I must confess I’ve been quite lazy for the past few weeks — as well as busy on the WritingInn and AUGNG websites. I’d almost lost interest in continuing the series until Nino of Akopo asked if he could translate it into French. I figured that if my miserable attempt is worth translating into French, then it’s probably worth continuing.
I know how much almost everyone (including yours truly) hates long posts, but I’m going to ask you to bear with me as I intend to post the last part of the bulk content in this post. We’re going to be discussing anonymous blogging, as well as pings and pingbacks. Grab some coffee or some other stimulant as you’ll be spending a while in terms of screen time.
If for some reason you know the risks of blogging about your workplace and still want to do so (like Mini-Microsoft) or simply want to open up and talk about yourself, revealing potentially embarrassing information, then anonymous blogging might be for you.
Anonymous blogging has been around for quite a while and the longest-lived anonymous bloggers have been those who take security very seriously. Bloggers like Zoe Margolis have found out the hard way what it means to be unmasked. You should be aware that if you’re paranoid enough to want to hide your identity, you should be aware that curiosity is a human trait and there are people paranoid enough to go to any lengths to track you down.
Here are some simple rules to follow:
Create a new identity
Anything, however remote that can connect your anonymous and real personas should be eliminated. Build a new identity from scratch — birthday, name, email address, MySpace profile, ‘bio.’ Even your writing style can give you away. Just make sure you don’t develop a multiple personality disorder :-P.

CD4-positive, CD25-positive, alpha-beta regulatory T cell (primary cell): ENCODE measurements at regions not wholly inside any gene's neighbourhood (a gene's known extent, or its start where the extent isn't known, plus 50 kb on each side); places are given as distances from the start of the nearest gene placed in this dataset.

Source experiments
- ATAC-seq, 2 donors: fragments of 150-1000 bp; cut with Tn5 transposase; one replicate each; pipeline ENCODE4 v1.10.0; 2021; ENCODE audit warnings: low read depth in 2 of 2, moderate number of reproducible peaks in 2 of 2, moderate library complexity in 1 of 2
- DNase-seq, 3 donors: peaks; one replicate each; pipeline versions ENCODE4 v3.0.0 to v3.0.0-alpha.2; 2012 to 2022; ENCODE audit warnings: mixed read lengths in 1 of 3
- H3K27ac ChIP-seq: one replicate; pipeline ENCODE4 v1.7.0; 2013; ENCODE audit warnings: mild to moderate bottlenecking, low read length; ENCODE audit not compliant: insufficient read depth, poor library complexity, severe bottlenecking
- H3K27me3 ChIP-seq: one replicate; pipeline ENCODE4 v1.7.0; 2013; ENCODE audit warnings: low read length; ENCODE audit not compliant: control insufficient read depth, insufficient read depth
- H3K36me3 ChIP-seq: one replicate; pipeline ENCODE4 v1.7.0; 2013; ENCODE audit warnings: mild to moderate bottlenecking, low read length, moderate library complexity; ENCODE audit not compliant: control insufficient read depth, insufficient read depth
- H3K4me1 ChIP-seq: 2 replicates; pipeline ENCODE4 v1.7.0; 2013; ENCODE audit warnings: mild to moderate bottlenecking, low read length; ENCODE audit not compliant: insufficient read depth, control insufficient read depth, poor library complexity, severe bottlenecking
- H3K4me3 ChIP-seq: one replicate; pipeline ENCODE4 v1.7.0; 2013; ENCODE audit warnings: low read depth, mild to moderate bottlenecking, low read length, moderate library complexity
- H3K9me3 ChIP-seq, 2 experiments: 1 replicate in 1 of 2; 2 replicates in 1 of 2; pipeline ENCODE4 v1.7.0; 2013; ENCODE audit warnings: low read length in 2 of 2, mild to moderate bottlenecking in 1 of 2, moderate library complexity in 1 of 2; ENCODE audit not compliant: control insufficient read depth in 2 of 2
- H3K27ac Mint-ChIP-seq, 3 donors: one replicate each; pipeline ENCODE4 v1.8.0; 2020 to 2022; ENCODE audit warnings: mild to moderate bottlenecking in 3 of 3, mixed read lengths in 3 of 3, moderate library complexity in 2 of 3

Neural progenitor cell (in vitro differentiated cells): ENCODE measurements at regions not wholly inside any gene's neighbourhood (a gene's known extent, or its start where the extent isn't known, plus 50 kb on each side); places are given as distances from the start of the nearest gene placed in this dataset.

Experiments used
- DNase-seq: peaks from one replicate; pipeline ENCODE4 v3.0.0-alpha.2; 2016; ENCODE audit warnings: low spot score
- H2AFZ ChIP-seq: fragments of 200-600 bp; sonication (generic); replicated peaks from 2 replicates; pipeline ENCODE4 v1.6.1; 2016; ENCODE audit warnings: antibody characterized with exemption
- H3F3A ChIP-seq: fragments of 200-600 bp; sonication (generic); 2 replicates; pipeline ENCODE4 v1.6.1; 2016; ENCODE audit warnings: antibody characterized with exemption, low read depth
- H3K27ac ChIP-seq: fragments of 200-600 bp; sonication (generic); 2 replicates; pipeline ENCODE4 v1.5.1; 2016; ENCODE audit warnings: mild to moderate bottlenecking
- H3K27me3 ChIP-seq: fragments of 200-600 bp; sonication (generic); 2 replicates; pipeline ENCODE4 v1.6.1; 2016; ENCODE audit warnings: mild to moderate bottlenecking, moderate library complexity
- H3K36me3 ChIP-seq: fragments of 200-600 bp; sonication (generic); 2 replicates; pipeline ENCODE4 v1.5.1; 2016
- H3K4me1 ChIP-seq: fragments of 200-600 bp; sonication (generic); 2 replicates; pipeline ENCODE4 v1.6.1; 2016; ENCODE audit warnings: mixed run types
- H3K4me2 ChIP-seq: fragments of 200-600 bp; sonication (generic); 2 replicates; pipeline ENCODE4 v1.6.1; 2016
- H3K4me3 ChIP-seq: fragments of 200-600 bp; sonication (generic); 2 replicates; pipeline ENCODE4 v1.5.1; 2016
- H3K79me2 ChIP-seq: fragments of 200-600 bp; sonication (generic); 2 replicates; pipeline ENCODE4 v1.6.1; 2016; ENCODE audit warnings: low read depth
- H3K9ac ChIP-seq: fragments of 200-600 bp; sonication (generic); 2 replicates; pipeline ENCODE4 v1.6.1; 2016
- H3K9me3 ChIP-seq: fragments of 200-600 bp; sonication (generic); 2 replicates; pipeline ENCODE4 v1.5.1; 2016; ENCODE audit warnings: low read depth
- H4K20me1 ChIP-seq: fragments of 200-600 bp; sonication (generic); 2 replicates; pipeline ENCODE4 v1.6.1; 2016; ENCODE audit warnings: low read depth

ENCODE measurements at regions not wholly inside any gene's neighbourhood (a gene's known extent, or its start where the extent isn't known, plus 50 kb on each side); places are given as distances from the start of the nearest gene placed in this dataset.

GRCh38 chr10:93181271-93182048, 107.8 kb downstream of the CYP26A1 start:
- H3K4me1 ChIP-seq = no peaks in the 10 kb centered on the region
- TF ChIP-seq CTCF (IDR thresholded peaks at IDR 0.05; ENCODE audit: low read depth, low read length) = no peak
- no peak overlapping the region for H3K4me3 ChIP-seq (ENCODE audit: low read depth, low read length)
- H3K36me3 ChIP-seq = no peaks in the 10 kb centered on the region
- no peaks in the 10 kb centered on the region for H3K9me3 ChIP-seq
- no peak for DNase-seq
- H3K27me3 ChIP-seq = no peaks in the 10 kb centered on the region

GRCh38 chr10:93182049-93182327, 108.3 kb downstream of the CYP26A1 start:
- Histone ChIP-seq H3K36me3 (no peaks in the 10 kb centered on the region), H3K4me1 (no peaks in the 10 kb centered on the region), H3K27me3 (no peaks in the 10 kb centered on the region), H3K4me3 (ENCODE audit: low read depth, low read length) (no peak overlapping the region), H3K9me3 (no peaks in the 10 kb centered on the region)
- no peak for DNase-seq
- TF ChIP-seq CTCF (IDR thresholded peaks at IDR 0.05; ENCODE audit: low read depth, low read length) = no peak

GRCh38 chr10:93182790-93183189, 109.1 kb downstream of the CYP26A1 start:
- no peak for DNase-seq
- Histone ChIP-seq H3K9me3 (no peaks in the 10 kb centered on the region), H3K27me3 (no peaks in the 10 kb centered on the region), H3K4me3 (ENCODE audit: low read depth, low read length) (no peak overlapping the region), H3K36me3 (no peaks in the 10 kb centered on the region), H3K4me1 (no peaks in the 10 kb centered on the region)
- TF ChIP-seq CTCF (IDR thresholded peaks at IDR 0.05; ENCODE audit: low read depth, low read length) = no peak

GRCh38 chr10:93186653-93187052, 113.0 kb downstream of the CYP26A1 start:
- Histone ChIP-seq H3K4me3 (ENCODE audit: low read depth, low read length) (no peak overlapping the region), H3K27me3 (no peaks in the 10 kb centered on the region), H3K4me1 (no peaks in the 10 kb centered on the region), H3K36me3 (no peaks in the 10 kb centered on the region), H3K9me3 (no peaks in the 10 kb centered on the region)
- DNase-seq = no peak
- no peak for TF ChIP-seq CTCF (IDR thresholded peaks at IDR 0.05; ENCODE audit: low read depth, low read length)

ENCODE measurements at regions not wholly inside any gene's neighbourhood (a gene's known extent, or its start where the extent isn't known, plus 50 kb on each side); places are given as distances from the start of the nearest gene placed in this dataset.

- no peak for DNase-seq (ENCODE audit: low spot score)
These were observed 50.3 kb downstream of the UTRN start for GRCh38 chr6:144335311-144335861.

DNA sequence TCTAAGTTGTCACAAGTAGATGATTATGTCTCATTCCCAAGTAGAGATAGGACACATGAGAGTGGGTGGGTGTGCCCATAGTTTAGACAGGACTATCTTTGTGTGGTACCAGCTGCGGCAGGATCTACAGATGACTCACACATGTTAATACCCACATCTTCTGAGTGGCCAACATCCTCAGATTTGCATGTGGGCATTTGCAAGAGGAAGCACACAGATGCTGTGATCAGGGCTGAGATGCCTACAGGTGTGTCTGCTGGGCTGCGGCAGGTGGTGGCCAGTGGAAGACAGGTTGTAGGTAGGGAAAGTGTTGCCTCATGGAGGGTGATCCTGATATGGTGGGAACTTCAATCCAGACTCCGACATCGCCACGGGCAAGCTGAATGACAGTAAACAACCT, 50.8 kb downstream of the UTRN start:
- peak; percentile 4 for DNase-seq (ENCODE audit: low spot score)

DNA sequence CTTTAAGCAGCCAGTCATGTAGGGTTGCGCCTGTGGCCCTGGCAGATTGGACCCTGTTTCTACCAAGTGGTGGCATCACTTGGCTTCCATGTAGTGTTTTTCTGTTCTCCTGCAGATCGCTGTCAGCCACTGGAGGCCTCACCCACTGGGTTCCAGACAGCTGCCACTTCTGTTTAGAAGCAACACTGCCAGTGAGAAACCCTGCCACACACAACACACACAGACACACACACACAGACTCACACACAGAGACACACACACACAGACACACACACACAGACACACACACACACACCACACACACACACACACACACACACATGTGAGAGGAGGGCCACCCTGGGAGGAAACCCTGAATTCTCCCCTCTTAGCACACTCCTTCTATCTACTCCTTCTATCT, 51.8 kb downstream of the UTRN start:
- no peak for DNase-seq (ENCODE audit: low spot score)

Use Misleading Information
Throw in misleading pointers every now and then, especially when recounting an incident. Change locations and names but don’t lose yourself in the moment and give out information someone could piece together. Don’t worry about mixing up information — it tends to confuse anyone tracking you.
Use public terminals or blog by E-mail
The importance of this cannot be overemphasized. Some people ‘accidentally’ leak their identities just by having their IP addresses traced. I would recommend blogging from random public terminals (Cybercafés, libraries, etc). The second option, blogging via email (Blogger and WordPress both support this) is appealing. You still have to visit your blog [and other blogs!] to make comments and could still leak your identity this way.
An alternative would be to use Tor on your home computer.
I haven’t exactly covered all the aspects of anonymous blogging. For the truly paranoid, there are two excellent articles at Global Voices and EFF.
At other times, you might maintain a ‘semi-anonymous’ blog which means friends and relatives are free to discover who you are, but you still don’t post your contact information. Just make sure you don’t give anything away, and be careful about what you blog. To minimize scrolling, the next section is on page 2.